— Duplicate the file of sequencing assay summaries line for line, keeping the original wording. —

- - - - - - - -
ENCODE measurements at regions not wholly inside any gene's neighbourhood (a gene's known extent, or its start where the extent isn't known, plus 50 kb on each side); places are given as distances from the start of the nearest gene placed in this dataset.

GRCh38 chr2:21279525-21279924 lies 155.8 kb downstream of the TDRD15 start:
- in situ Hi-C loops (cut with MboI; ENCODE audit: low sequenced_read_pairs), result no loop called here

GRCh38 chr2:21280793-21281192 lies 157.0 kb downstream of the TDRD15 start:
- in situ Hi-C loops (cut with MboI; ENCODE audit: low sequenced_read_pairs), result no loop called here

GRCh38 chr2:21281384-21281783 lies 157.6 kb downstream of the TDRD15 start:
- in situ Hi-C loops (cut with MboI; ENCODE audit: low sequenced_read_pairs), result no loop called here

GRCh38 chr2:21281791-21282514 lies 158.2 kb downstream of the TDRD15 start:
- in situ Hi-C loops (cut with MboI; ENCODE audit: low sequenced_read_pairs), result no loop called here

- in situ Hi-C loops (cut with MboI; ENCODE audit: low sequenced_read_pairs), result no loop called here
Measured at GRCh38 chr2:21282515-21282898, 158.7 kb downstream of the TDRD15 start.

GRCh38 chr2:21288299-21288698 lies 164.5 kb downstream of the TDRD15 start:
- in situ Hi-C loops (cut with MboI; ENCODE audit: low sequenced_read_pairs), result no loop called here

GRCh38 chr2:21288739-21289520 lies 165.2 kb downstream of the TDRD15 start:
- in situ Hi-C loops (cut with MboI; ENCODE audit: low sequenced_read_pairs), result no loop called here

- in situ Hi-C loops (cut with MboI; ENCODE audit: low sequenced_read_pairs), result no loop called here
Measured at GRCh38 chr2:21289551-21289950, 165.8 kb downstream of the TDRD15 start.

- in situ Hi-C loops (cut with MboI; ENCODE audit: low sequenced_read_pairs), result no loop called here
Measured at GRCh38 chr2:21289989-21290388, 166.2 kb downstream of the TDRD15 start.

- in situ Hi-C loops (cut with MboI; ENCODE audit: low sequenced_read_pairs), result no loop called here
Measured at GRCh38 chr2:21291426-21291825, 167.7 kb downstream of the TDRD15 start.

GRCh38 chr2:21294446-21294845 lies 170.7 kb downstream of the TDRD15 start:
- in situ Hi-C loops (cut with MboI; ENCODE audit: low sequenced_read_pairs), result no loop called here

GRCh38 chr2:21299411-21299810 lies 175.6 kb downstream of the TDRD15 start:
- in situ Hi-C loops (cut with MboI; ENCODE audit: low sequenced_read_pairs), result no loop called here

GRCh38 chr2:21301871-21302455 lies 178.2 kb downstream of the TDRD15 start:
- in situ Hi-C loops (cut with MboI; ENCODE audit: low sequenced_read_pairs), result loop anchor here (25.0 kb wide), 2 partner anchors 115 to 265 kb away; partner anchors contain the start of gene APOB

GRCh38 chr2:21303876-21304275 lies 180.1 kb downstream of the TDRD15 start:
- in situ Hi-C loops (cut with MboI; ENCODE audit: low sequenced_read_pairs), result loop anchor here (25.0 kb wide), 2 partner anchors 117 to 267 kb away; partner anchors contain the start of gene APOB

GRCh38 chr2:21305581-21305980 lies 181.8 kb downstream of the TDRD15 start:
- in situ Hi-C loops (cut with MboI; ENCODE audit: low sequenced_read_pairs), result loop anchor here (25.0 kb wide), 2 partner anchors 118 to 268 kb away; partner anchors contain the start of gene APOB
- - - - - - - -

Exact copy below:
ENCODE measurements at regions not wholly inside any gene's neighbourhood (a gene's known extent, or its start where the extent isn't known, plus 50 kb on each side); places are given as distances from the start of the nearest gene placed in this dataset.

GRCh38 chr2:21279525-21279924 lies 155.8 kb downstream of the TDRD15 start:
- in situ Hi-C loops (cut with MboI; ENCODE audit: low sequenced_read_pairs), result no loop called here

GRCh38 chr2:21280793-21281192 lies 157.0 kb downstream of the TDRD15 start:
- in situ Hi-C loops (cut with MboI; ENCODE audit: low sequenced_read_pairs), result no loop called here

GRCh38 chr2:21281384-21281783 lies 157.6 kb downstream of the TDRD15 start:
- in situ Hi-C loops (cut with MboI; ENCODE audit: low sequenced_read_pairs), result no loop called here

GRCh38 chr2:21281791-21282514 lies 158.2 kb downstream of the TDRD15 start:
- in situ Hi-C loops (cut with MboI; ENCODE audit: low sequenced_read_pairs), result no loop called here

- in situ Hi-C loops (cut with MboI; ENCODE audit: low sequenced_read_pairs), result no loop called here
Measured at GRCh38 chr2:21282515-21282898, 158.7 kb downstream of the TDRD15 start.

GRCh38 chr2:21288299-21288698 lies 164.5 kb downstream of the TDRD15 start:
- in situ Hi-C loops (cut with MboI; ENCODE audit: low sequenced_read_pairs), result no loop called here

GRCh38 chr2:21288739-21289520 lies 165.2 kb downstream of the TDRD15 start:
- in situ Hi-C loops (cut with MboI; ENCODE audit: low sequenced_read_pairs), result no loop called here

- in situ Hi-C loops (cut with MboI; ENCODE audit: low sequenced_read_pairs), result no loop called here
Measured at GRCh38 chr2:21289551-21289950, 165.8 kb downstream of the TDRD15 start.

- in situ Hi-C loops (cut with MboI; ENCODE audit: low sequenced_read_pairs), result no loop called here
Measured at GRCh38 chr2:21289989-21290388, 166.2 kb downstream of the TDRD15 start.

- in situ Hi-C loops (cut with MboI; ENCODE audit: low sequenced_read_pairs), result no loop called here
Measured at GRCh38 chr2:21291426-21291825, 167.7 kb downstream of the TDRD15 start.

GRCh38 chr2:21294446-21294845 lies 170.7 kb downstream of the TDRD15 start:
- in situ Hi-C loops (cut with MboI; ENCODE audit: low sequenced_read_pairs), result no loop called here

GRCh38 chr2:21299411-21299810 lies 175.6 kb downstream of the TDRD15 start:
- in situ Hi-C loops (cut with MboI; ENCODE audit: low sequenced_read_pairs), result no loop called here

GRCh38 chr2:21301871-21302455 lies 178.2 kb downstream of the TDRD15 start:
- in situ Hi-C loops (cut with MboI; ENCODE audit: low sequenced_read_pairs), result loop anchor here (25.0 kb wide), 2 partner anchors 115 to 265 kb away; partner anchors contain the start of gene APOB

GRCh38 chr2:21303876-21304275 lies 180.1 kb downstream of the TDRD15 start:
- in situ Hi-C loops (cut with MboI; ENCODE audit: low sequenced_read_pairs), result loop anchor here (25.0 kb wide), 2 partner anchors 117 to 267 kb away; partner anchors contain the start of gene APOB

GRCh38 chr2:21305581-21305980 lies 181.8 kb downstream of the TDRD15 start:
- in situ Hi-C loops (cut with MboI; ENCODE audit: low sequenced_read_pairs), result loop anchor here (25.0 kb wide), 2 partner anchors 118 to 268 kb away; partner anchors contain the start of gene APOB